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I read this excellent answer on optimal column ordering and noticed the summation:

Generally speaking, if you put the 8-byte-types first then the 4-byte-types and the 2-byte-types last you can't go wrong. Text or boolean do not have alignment restrictions like that, some other types do. In the end, you may save a couple of bytes per row at best. So, none of this is necessary for most people in most cases. But in your case it might save a couple of Gigabytes easily.

Does that mean that columns should be ordered from most space occupation to least?

If so, for bytea columns that always have constant 16-byte, 32-byte, or 64-byte lengths, do the same rules apply? What about a text column that varies between 1kb to 5mb, heavily skewed to 1kb?

The bytea columns are the variables used in all read conditions.

The upper limit on this table's length is tens of billions of rows per year.

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long text (or varchar) or bytea values are not stored inside the actual row. – a_horse_with_no_name Jul 5 '14 at 19:55
@a_horse_with_no_name Thank you! So their ordering doesn't matter? – user32234 Jul 5 '14 at 20:07
up vote 1 down vote accepted

Does that mean that columns should be ordered from most space occupation to least?

No, not necessarily. You can play "column tetris" to minimize padding and thereby save some space. The rule of thumb I gave and you quoted is one simple strategy for basic types that require alignment.

As I mentioned in the quoted answer, you can test the actual storage size (excluding item pointer) with pg_column_size() on the whole row.

Also as mentioned, text and related varchar and char types do not require padding, so there is nothing to gain. The same is true for your bytea columns.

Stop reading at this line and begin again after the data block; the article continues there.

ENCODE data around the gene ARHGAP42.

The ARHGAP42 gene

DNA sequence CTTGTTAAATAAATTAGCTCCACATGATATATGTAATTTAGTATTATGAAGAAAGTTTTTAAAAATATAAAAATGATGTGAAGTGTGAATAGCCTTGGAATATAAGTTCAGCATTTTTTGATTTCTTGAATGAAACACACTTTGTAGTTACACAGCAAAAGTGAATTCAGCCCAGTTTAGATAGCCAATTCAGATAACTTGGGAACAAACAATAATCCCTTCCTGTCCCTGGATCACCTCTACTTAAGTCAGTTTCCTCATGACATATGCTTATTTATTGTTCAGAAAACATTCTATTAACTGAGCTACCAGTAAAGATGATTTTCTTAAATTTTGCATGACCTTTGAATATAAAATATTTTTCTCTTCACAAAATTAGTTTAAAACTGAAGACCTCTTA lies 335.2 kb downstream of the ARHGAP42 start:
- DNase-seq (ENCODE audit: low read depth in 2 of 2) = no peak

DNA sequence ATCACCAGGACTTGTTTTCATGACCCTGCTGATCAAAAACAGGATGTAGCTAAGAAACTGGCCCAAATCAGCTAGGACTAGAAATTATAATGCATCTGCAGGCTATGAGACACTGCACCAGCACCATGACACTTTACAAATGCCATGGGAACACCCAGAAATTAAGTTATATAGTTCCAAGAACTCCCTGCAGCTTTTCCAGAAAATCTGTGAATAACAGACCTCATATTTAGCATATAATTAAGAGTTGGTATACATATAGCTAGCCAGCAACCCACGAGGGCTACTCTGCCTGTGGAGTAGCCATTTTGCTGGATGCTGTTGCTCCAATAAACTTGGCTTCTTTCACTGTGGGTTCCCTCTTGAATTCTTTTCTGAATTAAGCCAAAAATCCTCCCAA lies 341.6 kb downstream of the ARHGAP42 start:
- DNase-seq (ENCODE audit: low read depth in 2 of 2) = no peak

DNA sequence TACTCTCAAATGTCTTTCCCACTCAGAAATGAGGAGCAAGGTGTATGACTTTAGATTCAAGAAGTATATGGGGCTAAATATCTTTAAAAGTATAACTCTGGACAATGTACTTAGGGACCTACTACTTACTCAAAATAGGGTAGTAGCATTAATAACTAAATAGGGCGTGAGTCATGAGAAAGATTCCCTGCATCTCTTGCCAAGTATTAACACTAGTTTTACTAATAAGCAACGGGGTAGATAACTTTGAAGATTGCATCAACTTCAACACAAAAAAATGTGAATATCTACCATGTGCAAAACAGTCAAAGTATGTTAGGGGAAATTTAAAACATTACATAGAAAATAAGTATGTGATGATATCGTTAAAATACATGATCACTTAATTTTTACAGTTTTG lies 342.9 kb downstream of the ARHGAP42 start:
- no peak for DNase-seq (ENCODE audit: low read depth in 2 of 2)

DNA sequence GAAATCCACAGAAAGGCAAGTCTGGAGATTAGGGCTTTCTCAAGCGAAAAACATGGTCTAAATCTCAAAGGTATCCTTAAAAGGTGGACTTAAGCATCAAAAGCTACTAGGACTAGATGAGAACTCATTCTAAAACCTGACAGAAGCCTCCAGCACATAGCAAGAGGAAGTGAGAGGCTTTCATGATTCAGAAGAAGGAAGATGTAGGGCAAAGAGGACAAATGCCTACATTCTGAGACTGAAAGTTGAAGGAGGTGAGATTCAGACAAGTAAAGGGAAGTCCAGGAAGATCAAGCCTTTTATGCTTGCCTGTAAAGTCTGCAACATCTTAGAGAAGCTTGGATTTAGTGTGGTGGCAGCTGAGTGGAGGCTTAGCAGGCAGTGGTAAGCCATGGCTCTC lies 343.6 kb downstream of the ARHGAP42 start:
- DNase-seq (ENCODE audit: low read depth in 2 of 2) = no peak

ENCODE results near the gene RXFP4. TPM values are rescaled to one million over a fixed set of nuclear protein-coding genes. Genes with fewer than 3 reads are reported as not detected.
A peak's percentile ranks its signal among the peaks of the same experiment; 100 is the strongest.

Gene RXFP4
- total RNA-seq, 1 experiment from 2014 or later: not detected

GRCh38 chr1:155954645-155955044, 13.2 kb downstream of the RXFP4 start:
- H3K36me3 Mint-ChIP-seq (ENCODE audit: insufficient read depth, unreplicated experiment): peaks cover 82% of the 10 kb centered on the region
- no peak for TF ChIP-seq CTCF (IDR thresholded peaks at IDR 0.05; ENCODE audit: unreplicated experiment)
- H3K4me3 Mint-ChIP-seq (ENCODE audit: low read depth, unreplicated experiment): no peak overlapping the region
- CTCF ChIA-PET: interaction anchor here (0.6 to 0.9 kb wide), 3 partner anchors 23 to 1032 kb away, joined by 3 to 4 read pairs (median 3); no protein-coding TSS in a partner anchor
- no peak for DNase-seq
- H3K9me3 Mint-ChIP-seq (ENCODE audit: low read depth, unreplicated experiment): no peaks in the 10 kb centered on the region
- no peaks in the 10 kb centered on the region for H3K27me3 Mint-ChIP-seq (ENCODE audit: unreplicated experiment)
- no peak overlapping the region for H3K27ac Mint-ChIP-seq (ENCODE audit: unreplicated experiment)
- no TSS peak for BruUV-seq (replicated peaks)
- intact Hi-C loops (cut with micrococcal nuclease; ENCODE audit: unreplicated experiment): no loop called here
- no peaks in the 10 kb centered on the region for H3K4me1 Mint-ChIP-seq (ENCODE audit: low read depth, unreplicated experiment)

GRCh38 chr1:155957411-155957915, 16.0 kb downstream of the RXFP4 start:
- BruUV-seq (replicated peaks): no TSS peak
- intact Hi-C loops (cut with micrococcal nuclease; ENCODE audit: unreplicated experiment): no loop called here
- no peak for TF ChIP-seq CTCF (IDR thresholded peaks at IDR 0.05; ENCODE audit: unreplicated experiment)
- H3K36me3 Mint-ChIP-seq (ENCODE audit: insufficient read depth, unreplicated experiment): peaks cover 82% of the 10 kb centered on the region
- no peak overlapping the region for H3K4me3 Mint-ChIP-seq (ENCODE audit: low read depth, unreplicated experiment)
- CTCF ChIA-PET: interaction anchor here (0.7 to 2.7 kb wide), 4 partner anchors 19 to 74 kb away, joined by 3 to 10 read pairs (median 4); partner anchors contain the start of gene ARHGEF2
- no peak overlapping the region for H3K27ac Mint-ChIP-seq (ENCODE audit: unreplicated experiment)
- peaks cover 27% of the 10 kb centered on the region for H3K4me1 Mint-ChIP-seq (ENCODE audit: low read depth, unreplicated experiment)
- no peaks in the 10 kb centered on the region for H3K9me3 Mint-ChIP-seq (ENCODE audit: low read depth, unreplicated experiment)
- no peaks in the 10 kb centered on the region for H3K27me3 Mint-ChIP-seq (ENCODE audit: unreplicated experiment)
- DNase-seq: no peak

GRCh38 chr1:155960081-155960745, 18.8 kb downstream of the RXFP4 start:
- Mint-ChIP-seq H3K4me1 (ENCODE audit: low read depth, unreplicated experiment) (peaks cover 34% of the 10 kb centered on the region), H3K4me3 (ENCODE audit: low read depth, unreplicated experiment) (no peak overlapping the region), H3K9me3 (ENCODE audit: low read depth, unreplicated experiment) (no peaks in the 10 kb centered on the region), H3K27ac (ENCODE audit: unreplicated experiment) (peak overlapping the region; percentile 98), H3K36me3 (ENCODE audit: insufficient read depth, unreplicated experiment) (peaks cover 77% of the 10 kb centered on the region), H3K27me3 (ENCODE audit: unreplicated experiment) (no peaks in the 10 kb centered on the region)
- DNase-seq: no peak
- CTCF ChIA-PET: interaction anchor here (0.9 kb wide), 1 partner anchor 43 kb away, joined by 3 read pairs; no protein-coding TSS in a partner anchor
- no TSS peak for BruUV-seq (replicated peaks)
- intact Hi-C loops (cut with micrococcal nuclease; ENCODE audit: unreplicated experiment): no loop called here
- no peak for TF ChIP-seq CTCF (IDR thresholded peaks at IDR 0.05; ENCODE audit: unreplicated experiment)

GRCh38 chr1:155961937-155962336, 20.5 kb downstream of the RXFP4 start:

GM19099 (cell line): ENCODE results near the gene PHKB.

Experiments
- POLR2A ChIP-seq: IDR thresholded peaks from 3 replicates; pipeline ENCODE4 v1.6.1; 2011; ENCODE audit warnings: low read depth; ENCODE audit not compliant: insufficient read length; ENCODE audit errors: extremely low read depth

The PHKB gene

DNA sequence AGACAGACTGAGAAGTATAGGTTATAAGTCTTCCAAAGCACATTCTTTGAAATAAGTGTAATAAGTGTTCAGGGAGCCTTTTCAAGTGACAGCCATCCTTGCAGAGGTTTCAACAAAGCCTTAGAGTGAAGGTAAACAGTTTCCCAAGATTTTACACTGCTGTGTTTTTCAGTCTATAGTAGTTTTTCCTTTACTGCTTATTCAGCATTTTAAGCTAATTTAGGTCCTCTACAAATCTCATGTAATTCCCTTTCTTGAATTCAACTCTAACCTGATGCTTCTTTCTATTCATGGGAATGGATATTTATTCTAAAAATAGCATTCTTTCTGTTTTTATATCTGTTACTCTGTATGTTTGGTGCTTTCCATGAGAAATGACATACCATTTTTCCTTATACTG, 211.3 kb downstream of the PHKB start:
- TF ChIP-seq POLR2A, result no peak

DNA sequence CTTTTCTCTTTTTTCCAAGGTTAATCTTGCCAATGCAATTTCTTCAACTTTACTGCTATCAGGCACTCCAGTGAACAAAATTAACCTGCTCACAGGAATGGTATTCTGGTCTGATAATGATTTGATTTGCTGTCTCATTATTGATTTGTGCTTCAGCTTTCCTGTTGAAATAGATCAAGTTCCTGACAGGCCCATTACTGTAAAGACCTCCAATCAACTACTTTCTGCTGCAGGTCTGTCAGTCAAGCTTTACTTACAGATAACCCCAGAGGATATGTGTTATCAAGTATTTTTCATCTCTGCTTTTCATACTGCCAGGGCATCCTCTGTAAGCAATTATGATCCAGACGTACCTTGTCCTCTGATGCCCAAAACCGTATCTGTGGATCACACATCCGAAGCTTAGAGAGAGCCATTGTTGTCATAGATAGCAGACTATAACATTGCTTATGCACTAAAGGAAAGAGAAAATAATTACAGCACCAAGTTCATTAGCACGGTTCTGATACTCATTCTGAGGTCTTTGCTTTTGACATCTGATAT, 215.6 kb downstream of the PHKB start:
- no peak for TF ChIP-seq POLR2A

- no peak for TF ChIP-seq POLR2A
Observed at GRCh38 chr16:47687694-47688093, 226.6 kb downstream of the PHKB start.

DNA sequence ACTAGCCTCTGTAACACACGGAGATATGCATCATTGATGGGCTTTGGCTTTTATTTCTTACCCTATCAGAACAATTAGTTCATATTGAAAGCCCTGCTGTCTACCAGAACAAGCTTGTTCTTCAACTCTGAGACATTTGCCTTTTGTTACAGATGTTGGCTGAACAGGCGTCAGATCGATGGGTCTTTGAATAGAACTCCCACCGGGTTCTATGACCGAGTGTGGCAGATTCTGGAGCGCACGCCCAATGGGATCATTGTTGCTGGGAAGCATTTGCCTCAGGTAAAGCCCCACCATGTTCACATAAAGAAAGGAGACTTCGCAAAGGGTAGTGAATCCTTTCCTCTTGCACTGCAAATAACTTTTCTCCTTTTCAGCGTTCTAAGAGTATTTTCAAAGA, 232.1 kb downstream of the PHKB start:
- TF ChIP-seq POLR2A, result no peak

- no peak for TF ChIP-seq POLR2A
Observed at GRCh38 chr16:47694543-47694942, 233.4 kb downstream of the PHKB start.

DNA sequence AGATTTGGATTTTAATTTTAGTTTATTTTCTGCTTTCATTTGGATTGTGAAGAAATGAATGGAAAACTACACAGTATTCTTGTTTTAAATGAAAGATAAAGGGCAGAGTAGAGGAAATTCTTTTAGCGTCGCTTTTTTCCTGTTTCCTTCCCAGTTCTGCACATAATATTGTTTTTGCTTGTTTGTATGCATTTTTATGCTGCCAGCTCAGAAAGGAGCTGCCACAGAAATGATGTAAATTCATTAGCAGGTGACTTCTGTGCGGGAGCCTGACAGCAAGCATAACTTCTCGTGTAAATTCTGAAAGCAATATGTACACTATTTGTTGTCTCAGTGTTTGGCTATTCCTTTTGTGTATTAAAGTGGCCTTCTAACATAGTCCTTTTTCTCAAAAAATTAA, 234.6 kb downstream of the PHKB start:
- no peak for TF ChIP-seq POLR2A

Concerning storage size for:

bytea columns that always have constant 16-byte, 32-byte, or 64-byte lengths

The manual page on bytea tells us :

Storage Size
1 or 4 bytes plus the actual binary string

That means, the actual space required for a bytea column of 16-byte, 32-byte, or 64-byte length is 17 or 20 byte, 33 or 36 byte etc. respectively.

As demonstrated in this SQL Fiddle, a bytea variable always has an overhead of 4 bytes. When stored in a column, however, it starts out with just 1 byte of overhead and switches to 4 bytes for values of 127 bytes length or more.
24 bytes of overhead are added for the row type.
Another 4 bytes are needed for the item pointer per tuple in the data page. Details in this related answer:
Configuring PostgreSQL for read performance

As for alignment requirements of bytea, per documentation:

Values with single-byte headers aren't aligned on any particular boundary, either.

I would suggest you read that whole chapter - probably a couple of times, it's a tough read.

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